“We’ll stay on trends on a global scale and I do a lot of research to see what’s going on in the best restaurants in the world,” he says.

All of these are recipes that have been made in the Fairmont’s dedicated kosher kitchen. You can find chef at www.erajjay.com.

Jayawickreme presents the salmon and potato latkes as a “garden,” to be shared among diners. It includes cylinder beets, candy cane beets, black radish, indigo and heirloom cherry tomatoes, pickled beet purée, puffed Manitoba grains, popcorn powder, a bit of olive oil, sprouts, herbs, zucchini flowers, marigold flowers and more. Home cooks can do individual plates using any of the ingredients listed.

 

Mikaela MacKenzie / Winnipeg Free Press
Chef Eraj Jayawickreme presents the salmon and potato latkes as a “garden,” to be shared among diners.

Cured Salmon Gravlax

NOTE: The salmon will take two days to cure before serving. It is not cooked.

1 salmon fillet, skin on and bones removed, cut in half
125 ml (1/2 cup) maple syrup
375 ml (11/2 cup) coarse sea salt
375 ml (11/2 cup) light brown sugar
125 ml (1/2 cup) finely chopped fennel fronds
zest of 2 lemons
3/4 of a fennel bulb, thinly sliced
125 ml (1/2 cup) fennel seeds, lightly toasted
20 ml (4 tsp) ground black pepper

Baste the fish with the maple syrup and store in the refrigerator.

Whisk the salt, sugar, fennel fronds and lemon zest in a bowl.

Place a piece of plastic wrap that’s three times the width of the salmon fillet on your work surface.

Spread half the cure across the plastic evenly. Place the salmon, skin side down, on the cure.

Cover the exposed flesh with the rest of the cure, pressing down firmly.

Toss the fennel slices, fennel seeds, and pepper in a bowl. Sprinkle evenly across the top of the fish.

Wrap the fish tightly in plastic wrap and refrigerate for two days.

When it’s ready, rinse the fish with cold water to remove excess salt.

Pat it dry, cut lengthwise, de-skin and portion into 0.5-cm (1/4-inch) slices.

Serve with the potato latkes.

Potato Latkes

Yield: 6 servings

1 litre (4 cups) Yukon gold potatoes, grated
4 whole eggs
30 ml (2 tbsp) baking powder
15 ml (1 tbsp) kosher salt
30 ml (2 tbsp) flour
2 shallots, brunoise (finely diced and cooked in butter)
1/2 bunch chives, brunoise
clarified butter for brushing rosti pans (small pans for cooking potato pancakes, a good frying pan with oven-proof handle will do)

Preheat the oven to 180 C (350 F).

Using a clean cloth, squeeze all the starch out of the grated potato.

In a medium bowl, mix the potato with all the other ingredients until well incorporated.

Warm the rosti pans over medium heat and brush with clarified butter.

Over medium heat, gently colour the latkes to a nice golden brown on both sides and finish off for 10 minutes in the oven.

As you plate and serve, reheat each serving of latke for 2 minutes.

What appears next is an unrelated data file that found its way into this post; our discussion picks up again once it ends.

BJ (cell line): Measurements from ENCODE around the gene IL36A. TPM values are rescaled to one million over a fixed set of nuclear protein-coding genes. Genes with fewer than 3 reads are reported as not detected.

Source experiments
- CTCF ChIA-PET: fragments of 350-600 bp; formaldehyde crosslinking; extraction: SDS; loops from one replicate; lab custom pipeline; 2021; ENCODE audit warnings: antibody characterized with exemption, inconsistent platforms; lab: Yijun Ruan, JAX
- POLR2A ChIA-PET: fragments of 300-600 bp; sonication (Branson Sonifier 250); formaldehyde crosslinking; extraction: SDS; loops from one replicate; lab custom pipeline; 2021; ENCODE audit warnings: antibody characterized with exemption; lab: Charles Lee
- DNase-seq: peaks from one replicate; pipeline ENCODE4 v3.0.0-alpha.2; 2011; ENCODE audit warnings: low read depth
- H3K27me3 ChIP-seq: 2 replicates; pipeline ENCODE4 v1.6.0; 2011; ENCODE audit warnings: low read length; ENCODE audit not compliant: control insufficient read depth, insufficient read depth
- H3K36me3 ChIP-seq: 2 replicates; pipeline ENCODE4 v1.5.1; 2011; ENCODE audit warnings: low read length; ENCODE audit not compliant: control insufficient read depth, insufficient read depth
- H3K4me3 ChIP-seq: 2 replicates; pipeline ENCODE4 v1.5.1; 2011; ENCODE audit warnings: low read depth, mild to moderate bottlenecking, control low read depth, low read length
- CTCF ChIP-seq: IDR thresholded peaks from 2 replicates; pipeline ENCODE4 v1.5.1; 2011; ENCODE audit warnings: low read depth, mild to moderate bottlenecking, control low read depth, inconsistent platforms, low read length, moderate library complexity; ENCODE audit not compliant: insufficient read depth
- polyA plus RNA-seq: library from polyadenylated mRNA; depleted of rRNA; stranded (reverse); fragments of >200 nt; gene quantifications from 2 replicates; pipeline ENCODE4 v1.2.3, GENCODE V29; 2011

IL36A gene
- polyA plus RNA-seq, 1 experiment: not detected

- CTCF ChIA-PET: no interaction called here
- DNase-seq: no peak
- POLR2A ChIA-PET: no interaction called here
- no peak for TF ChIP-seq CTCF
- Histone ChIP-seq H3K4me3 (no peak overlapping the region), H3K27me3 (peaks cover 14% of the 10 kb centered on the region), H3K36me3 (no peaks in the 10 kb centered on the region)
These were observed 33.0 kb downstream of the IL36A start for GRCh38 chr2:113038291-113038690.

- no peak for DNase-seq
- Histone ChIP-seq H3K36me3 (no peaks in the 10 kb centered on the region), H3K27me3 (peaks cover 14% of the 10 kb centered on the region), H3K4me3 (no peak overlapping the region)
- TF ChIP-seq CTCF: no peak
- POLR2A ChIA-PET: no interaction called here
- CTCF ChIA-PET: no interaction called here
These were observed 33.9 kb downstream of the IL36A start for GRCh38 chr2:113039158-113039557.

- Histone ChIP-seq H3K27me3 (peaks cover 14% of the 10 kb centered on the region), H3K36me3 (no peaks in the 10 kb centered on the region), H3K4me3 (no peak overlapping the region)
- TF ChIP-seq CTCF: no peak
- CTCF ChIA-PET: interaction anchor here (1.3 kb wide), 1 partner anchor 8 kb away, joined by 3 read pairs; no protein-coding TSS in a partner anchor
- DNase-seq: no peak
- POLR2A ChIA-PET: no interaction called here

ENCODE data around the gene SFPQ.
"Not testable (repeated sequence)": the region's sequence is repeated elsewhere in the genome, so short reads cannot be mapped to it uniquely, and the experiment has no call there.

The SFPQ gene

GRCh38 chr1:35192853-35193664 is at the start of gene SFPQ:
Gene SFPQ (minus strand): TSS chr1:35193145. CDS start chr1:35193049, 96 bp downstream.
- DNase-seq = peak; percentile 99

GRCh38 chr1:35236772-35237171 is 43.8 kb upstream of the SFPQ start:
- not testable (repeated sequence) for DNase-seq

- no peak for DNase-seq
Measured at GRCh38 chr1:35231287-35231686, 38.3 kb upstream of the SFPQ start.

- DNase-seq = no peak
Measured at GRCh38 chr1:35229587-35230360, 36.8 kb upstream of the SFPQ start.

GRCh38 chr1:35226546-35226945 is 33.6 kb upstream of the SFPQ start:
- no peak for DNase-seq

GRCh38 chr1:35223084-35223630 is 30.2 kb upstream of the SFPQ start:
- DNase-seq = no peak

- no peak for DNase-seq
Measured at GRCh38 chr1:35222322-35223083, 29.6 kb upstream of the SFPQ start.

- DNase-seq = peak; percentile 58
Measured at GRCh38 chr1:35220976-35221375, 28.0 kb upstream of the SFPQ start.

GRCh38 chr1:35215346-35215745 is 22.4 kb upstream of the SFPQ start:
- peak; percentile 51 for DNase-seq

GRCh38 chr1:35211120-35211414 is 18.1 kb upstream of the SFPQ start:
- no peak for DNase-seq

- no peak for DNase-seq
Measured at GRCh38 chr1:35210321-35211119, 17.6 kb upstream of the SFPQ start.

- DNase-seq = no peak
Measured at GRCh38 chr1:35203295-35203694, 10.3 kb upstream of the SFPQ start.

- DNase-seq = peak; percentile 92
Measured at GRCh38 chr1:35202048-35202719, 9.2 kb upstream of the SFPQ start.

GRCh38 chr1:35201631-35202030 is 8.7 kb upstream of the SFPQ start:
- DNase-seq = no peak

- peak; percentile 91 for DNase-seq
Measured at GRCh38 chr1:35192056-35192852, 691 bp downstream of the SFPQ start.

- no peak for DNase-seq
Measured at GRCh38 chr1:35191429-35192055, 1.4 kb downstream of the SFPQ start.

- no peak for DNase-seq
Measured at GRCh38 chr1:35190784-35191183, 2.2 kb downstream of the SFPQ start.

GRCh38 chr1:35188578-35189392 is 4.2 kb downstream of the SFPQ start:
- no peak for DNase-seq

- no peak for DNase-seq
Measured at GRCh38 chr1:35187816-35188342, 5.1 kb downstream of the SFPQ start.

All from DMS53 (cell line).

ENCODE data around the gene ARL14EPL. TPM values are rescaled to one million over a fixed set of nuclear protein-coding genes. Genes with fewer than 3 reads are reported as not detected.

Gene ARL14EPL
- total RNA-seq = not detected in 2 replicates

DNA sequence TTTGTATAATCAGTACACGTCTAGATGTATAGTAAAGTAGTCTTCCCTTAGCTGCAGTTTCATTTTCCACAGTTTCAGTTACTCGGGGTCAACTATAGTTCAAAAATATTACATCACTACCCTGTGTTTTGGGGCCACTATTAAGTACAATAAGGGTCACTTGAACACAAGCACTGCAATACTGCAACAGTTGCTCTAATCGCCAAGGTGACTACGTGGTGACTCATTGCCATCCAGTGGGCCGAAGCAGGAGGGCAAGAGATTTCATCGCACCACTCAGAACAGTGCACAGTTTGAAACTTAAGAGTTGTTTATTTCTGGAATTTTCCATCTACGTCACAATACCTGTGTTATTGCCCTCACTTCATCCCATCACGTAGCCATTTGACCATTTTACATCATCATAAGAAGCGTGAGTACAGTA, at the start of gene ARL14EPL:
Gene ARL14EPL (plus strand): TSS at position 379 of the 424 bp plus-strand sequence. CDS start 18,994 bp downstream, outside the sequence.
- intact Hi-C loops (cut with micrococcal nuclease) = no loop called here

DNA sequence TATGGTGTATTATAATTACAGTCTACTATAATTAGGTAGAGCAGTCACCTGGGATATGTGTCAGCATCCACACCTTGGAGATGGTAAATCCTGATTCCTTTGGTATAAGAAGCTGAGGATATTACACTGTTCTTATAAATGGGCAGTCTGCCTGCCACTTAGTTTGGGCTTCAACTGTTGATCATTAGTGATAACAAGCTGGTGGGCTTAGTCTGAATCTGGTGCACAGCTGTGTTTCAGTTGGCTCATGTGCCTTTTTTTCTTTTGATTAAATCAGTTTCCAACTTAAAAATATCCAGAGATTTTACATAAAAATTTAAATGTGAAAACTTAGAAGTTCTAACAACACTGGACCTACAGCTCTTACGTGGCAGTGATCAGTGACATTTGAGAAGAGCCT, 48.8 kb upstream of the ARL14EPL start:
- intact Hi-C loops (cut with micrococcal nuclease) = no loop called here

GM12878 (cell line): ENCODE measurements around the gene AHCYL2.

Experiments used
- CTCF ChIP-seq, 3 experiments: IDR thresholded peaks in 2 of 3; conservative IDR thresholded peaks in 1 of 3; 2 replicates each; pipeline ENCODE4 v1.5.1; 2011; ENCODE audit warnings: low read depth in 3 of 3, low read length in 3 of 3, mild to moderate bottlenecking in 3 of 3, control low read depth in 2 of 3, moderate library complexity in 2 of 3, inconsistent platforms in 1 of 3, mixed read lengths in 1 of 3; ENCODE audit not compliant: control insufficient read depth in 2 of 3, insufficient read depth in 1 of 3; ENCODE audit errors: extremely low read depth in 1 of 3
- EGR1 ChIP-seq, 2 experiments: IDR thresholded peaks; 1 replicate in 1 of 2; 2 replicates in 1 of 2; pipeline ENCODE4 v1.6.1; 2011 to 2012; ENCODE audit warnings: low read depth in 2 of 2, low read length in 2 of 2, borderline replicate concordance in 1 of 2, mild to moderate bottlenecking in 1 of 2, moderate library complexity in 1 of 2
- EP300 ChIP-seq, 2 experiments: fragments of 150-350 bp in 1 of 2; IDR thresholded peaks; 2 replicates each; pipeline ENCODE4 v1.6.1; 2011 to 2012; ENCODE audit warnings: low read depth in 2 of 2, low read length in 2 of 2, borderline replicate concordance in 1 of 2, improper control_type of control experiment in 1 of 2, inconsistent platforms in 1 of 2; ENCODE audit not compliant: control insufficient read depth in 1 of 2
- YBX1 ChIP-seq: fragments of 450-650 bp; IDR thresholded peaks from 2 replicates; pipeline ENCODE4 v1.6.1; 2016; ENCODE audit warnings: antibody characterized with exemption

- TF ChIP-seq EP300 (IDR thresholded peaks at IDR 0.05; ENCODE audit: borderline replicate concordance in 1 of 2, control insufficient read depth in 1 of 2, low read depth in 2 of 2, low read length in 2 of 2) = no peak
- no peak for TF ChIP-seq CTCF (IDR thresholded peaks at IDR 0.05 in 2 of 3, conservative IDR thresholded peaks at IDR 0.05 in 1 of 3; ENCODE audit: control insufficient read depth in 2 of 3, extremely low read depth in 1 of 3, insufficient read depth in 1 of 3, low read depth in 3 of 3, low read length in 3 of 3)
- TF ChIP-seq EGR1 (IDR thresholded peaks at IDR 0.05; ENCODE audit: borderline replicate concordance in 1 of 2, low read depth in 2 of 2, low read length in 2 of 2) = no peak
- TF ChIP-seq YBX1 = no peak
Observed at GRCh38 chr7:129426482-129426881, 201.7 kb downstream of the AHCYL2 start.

Mikaela MacKenzie / Winnipeg Free Press
Cured Salmon Gravlax

Mexican Hot Chocolate Pot de Creme

NOTE: The coconut milk for the whipped coconut cream (below) must be refrigerated in advance.

200 g (7 oz) dark chocolate (70 per cent cacao or higher), finely chopped
400 ml (1 X 14 oz) can full-fat coconut milk
2 large egg yolks
1 ml (1/4 tsp) Ancho chili powder
0.5 ml (1/8 tsp) kosher salt
1 cinnamon stick
15 ml (1 tbsp) vanilla extract

Place the chocolate in a bowl and set aside.

In a saucepan, whisk to combine the coconut milk, egg yolks, chili powder and salt. Drop in the cinnamon stick.

Heat the mixture over medium-low heat, stirring constantly until it thickens and forms a smooth custard that coats the back of a spoon, 10-15 minutes.

When the custard is ready, take the pot off the heat, and remove the cinnamon stick.

Position a fine-mesh sieve over the bowl of chocolate, and pour the custard through to catch any lumps.

Let the chocolate and custard mixture sit undisturbed for 5 minutes.

Once five minutes has elapsed, use a spatula and stir ever so gently to mix the melted chocolate into the custard base. If you over-stir quickly, the temperature will drop too quickly, and you’ll end up with grainy chocolate. Steady, slow stirring is essential for ensuring a stable emulsion.

Once you’ve achieved a smooth mixture, stir in the vanilla extract.

Divide the mixture evenly among eight 2-oz espresso cups or ramekins, and cool to room temperature.

Cover the cups with plastic wrap and refrigerate for at least 4 hours.

When you’re ready to serve, remove the pots de creme from the fridge and spoon a dollop of the whipped coconut cream into each cup.

Whipped coconut cream

400 ml (1 X 14 oz) can of coconut milk, refrigerated for several hours
30 ml (2 tbsp) Grade A maple syrup or honey
5 ml (1 tsp) vanilla extract

Open can of coconut milk, taking care not to shake it.

Scoop coconut cream solids into cold mixing bowl.

Reserve remaining liquid for another use.

Beat coconut cream using electric mixer with chilled beaters on medium speed; turn to high speed.

Beat until stiff peaks form, 7 to 8 minutes.

Add the maple syrup and vanilla extract to coconut cream. Beat 1 minute more. Ready for use.